06 Jun Migraine Awareness Month: What Can Cause Migraines?
June is Migraine and Headache Awareness Month. If you are a victim of this invisible disease, remember, You are Not Alone—the theme for this year’s campaign. When you learn that migraines affect 36 million Americans—more than the number of people with diabetes and asthma combined—you realize you really aren’t alone in this battle.
One thing that makes migraines so difficult to prevent is that they have numerous potential causes, some of which are out of your control. If you’re not carefully dialed into what triggers your migraines, you could inadvertently cause more of them to occur. Here’s a look at what can cause migraines and how to address the factors that are within your control.
What Can Cause Migraines?
There is no single trigger for migraine headaches. Some people can easily identify what brings on an attack, while others must work harder to pinpoint the exact cause. Here are some potential factors to consider.
Hormonal & Emotional Triggers Cause Migraines
A whopping 30 percent of women experience migraines. This gender is susceptible to these severe headaches because they are often brought on by hormonal changes that only affect women, including pregnancy, menstruation, and menopause. Powerful emotions—such as depression, anxiety, stress, excitement, and shock—can also cause migraines.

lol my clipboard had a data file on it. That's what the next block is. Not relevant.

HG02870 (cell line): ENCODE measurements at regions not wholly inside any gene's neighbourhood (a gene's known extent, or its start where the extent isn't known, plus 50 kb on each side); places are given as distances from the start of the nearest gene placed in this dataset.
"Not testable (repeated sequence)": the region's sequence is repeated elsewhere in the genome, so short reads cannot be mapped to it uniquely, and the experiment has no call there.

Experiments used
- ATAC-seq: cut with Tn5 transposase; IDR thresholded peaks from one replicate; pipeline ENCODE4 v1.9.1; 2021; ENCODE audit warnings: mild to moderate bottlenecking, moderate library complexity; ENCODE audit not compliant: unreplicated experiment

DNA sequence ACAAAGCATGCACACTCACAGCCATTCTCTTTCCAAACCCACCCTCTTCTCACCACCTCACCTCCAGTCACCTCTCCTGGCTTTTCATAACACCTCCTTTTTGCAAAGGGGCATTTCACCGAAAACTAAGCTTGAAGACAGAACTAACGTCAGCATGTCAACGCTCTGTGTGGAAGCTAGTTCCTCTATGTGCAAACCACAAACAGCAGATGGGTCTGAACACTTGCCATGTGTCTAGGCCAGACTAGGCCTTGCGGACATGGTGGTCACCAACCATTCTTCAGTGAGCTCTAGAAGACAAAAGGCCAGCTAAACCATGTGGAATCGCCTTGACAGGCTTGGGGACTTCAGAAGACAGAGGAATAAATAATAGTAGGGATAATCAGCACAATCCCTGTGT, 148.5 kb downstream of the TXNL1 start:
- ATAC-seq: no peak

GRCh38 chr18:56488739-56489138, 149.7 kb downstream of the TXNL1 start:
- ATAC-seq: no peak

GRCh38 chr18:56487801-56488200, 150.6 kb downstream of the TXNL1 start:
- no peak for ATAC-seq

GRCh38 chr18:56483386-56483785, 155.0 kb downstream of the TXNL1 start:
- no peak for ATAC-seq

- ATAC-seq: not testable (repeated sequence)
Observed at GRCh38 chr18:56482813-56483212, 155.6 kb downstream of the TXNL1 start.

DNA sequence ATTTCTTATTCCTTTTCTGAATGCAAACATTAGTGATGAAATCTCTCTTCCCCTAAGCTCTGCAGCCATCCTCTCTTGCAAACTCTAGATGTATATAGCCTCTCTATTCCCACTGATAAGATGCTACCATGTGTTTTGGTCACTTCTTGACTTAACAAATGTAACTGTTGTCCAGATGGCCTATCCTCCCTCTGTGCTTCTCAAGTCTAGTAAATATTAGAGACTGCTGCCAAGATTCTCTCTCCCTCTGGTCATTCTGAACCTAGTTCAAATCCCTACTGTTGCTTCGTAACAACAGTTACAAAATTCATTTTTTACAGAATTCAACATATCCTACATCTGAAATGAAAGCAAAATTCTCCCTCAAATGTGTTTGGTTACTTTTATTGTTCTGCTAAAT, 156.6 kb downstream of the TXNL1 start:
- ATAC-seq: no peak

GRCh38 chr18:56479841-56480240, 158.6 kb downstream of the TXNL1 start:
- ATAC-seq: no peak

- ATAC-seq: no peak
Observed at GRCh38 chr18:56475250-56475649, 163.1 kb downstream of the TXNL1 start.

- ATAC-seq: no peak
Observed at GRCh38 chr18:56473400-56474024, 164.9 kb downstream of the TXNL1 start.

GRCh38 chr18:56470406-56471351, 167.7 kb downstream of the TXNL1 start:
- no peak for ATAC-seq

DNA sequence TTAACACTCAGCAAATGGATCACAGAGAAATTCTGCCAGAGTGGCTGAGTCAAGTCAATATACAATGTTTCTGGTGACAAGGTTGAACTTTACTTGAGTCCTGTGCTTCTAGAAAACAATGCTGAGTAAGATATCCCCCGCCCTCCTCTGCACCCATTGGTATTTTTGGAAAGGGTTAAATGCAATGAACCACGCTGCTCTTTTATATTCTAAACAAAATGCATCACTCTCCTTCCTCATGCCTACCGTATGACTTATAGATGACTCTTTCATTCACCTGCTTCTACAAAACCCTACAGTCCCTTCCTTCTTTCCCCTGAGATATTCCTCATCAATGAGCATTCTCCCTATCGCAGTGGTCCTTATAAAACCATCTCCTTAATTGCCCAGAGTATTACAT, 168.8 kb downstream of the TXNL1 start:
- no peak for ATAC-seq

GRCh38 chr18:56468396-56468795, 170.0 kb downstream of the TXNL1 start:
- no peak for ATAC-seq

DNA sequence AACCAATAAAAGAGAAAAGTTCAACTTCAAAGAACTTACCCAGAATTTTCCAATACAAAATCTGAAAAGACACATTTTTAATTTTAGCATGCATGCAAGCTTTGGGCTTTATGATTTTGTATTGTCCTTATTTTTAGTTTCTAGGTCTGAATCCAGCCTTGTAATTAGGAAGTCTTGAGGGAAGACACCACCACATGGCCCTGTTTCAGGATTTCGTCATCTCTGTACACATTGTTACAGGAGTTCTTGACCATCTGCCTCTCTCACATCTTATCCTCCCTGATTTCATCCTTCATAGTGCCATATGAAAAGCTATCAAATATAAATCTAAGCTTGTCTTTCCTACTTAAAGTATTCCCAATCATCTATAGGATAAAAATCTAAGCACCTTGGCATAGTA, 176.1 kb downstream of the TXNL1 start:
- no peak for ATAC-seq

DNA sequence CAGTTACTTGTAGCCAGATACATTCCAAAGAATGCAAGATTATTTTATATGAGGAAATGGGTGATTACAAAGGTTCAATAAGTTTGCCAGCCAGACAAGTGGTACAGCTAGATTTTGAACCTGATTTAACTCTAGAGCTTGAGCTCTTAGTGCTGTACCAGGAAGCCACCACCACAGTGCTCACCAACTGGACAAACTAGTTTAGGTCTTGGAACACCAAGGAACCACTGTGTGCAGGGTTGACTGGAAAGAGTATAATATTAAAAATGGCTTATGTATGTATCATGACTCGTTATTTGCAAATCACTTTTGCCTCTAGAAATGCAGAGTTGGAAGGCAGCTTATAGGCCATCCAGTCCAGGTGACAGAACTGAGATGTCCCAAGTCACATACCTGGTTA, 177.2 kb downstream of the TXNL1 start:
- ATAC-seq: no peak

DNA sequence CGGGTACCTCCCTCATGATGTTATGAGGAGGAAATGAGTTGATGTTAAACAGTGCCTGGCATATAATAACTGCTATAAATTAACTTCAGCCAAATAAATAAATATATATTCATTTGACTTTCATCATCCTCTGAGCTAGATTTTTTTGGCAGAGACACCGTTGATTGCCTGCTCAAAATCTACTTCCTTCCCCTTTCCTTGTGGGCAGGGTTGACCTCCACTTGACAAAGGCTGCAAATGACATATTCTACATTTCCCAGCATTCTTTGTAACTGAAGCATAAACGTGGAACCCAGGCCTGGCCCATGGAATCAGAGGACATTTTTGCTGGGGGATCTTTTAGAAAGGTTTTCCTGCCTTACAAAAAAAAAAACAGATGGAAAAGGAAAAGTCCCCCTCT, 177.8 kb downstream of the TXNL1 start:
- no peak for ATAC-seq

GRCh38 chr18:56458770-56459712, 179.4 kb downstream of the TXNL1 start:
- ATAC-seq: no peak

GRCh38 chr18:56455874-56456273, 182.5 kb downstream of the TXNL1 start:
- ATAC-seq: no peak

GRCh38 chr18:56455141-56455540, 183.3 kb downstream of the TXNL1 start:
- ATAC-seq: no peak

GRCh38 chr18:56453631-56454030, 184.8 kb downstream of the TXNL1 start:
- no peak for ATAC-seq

Your Diet Can Cause Migraines
Alcohol and caffeine are two common migraine culprits. Other foods that could bring on an attack include citrus fruits, chocolate, aged cheese, artificial sweeteners, and food additives. Even eating at irregular times or allowing yourself to become dehydrated are possible reasons to get a migraine.
Some Medications & Medical Conditions Cause Migraines
Because hormones can trigger migraines, it’s not surprising that hormone replacement therapy and contraceptive pills containing progestin and estrogen have been named possible triggers. Some sleeping pills have also been linked with migraines.
Certain medical conditions can trigger these headaches as well, including anxiety, mood disorders, obstructive sleep apnea, and teeth grinding or jaw clenching. All of these conditions affect either the brain or the muscles around it, which is why they contribute to migraine headaches.
Environmental Triggers Cause Migraines
Sensitive individuals may experience a migraine after being exposed to flickering screens, bright lights, secondhand smoke, sudden temperature changes, strong smells, stuffy rooms, or loud noises.
Your Lifestyle Can Cause Migraines
Your daily behaviors could have a significant impact on the severity, frequency, and duration of your migraine attacks. Everything from your sleeping and eating routines to your exercise habits to your stress management skills could play a role. If you have poor posture, neck or shoulder tension, low blood sugar, or jetlag from traveling, you could inadvertently bring on a migraine.
Tools to Manage Migraines
Understanding what could trigger a migraine is one thing—taking steps to combat it is another. After all, there is currently no clear-cut cure for these severe headaches. Treatments are aimed at identifying your triggers and managing them the best you can to alleviate symptoms. Here are some ideas to discuss with your doctor.